retail news in context, analysis with attitude

There was an MNB reader the other day who accused me of being obsessed with Amazon, suggesting that I couldn't go a day without writing about the company.

Frankly, I didn't even debate the point …I just think it is a compelling and fascinating retail story that seems to reveal new chapters almost every day.

Well, another MNB reader decided to apply a little scientific theory to the issue:

I agree, Amazon is an on-going story. One of many.

However, just to test a theory, I ran all 5 of last week’s MNB articles through a word counter. I excluded all ads, but did include the commentary of your fellow MNB writers as well as all posted “your views.”

The details and density are below.

Amazon is the third most used word for the week. The only words with more frequency are “story” and “food”. All of the top 10 you would expect to see considering the content and nature of your site – Reports, Business, Company etc, but Amazon is the only Name that hits the top 10. Even MNB isn’t in there.

So – Obsessed? Or simply paying attention?

I guess it’s a matter of writing it… or having to read it, over and over again.

Details
13152 Words
76753 Characters
63859 Characters (no spaces)
Sentences 567
Paragraphs 451
Avg. Sentence (words) 24
Avg. Sentence (chars) 136

Keyword Density
51 (1%)story
44 (1%)food
43 (1%)amazon
36 (1%)reports
30 (1%)business
30 (1%)company
28 (1%)stores
27 (1%)customers
27 (1%)people
25 (1%)time


Well, I hope folks don't think they are reading the same story over and over. My goal is to do stories that look at the company from a variety of angles … but it also is to provoke people to think about their own businesses from a variety of perspectives, and often Amazon provides a good prism through which to examine one's own efforts.

I used to get emails complaining that I wrote about Walmart too much, and then Tesco, and at one point the complaints were about Apple.

To be honest, there isn't much I can do about it … and there isn't much I want to do about it. MNB is, as much as anything, a reflection of my own tastes and interests, and I hope that it is illuminating more often than not. If I get to the point where I start counting anything, I'm not going to be doing what I think is my job.




On another subject, MNB reader Philip Herr wrote:

Interesting juxtaposition of stories. One about hacking our information and the other about handing over our daily routines in order to get weather reports – and risk that information being stolen, giving thieves the schedule for break-ins. I don’t plan to sign on.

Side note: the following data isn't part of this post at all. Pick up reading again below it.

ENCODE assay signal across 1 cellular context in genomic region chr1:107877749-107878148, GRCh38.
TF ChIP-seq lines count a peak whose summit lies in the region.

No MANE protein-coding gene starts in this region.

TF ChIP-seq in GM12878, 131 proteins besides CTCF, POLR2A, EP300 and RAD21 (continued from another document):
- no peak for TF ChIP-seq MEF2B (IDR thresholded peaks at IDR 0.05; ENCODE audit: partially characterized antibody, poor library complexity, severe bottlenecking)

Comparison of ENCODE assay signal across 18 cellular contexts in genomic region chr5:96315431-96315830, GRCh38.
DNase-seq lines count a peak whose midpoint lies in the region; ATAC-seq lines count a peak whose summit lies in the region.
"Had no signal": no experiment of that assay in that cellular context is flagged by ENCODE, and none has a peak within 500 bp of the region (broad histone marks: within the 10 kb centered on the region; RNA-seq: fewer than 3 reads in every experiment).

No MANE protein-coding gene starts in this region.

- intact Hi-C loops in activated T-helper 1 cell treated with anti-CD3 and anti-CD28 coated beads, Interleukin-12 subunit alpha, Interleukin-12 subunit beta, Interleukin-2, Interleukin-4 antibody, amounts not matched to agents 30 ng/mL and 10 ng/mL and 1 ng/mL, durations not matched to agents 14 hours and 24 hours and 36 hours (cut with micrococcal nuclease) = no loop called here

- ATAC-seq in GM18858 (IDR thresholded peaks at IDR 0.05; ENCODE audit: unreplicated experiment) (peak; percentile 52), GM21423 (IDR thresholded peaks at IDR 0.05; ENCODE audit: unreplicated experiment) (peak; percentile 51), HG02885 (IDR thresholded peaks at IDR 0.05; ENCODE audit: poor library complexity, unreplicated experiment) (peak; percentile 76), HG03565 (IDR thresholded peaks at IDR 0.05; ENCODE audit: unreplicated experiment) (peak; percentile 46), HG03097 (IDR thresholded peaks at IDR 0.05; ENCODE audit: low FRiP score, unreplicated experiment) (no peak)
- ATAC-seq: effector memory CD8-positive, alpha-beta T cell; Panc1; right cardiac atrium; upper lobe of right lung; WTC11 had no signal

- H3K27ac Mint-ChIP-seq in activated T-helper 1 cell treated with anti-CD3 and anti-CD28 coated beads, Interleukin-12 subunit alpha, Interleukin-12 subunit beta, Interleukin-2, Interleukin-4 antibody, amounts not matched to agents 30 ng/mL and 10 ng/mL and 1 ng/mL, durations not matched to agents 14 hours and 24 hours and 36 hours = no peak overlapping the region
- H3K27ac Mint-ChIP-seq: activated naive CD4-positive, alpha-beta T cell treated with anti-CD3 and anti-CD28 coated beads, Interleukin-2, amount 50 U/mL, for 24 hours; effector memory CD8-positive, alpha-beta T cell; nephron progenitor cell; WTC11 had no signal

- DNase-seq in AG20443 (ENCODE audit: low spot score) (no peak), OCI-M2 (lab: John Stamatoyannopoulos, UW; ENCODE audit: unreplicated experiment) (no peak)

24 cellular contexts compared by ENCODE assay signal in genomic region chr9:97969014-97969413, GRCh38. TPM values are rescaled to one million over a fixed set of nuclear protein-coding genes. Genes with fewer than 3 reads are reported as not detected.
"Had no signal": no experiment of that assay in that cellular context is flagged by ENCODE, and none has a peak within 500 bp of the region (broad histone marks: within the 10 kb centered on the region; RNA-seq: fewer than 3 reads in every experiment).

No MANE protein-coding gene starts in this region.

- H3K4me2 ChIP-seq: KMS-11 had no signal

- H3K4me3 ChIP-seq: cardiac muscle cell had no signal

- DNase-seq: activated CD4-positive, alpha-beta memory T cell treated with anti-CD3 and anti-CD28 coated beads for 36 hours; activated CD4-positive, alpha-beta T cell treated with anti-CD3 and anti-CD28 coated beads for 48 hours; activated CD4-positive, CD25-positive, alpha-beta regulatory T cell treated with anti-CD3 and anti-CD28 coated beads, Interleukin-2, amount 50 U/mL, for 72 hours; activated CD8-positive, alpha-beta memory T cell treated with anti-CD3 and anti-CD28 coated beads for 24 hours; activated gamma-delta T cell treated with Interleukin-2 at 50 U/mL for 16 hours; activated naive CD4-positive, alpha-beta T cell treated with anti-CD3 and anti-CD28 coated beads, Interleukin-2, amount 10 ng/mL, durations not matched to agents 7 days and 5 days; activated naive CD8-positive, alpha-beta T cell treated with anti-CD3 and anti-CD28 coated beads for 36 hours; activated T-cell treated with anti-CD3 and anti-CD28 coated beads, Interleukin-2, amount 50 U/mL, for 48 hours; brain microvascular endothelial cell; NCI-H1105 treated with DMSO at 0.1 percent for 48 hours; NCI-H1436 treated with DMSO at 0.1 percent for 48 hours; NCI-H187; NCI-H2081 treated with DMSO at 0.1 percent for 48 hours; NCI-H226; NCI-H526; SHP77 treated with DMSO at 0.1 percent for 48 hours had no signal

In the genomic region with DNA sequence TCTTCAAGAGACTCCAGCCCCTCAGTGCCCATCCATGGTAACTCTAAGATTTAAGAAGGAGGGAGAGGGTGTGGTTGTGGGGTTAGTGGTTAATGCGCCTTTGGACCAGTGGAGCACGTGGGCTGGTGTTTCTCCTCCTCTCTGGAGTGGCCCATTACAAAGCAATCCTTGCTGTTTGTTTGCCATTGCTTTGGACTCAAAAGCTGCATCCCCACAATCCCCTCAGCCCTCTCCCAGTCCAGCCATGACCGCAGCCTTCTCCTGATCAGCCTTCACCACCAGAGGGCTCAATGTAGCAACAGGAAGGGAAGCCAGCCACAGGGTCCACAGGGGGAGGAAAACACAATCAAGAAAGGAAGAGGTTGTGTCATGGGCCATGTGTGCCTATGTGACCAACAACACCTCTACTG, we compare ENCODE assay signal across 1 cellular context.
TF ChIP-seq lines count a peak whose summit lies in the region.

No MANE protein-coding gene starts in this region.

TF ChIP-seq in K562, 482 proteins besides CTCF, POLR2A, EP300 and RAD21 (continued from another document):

Excellent point. I didn't see the juxtaposition … but you're absolutely right. There is a point when all this information sharing is going to be too much.




Responding to our story about Walmart saying that public assistance cuts could impact its bottom line, one MNB reader wrote:

Walmart was losing low end customers to dollar stores regardless; could the complaint about public assistance cuts be a case of Execs conveniently blaming "government" for soft sales, rather than face competitive reality?

Dollar stores are better & better merchandised, with better & better stock management logistics, broader & broader product lines- and less & less stigma attached to shopping there.

Walmart has 'moved up' - their stores are no longer 'low rent', nor is their clientele. That may imply the opportunity/risk to become 'the Sears' of this era.

And marketers know there are risks to being in the middle.





At the risk of another mention of Amazon, here's another email from an MNB reader:

For whatever reason, I haven't got around to renewing my Amazon Prime membership. I always loved it, but after it was cancelled I looked at my usage - which was less than 20 orders -- and decided to go it alone.

So far I have placed two orders and have had no problem at all buying enough stuff ($35.00) to qualify for free shipping. Oddly though, in both cases the checkout communications read "Free two day shipping"  The first package came in the advertised two days. My most recent package -- ordered yesterday in the AM -- just showed up at my door this (Tuesday) afternoon. Once again, Amazon is exceeding customer expectations. But the box I am looking at reads "Amazon Prime for free two-day shipping!"

Clearly they are at an odd place. At this point, the only real benefit I can see from Amazon Prime is the ability to buy something small (i.e. a computer cable) that is less than $35.00 and still qualify for free shipping. Even in these cases though, shipping is usually $3.99. At this rate, I could still make 10 "one item purchases" (i.e. less than $35.00) with shipping @ $3.99 and still come out $40.00 ahead for the year.

But the point remains: How to differentiate Amazon Prime when you are offering "Free two day shipping" on many - if not most - orders over $35.00. They are delighting me - to the point that they have rendered Amazon Prime all but irrelevant to my shopping habits.

KC's View: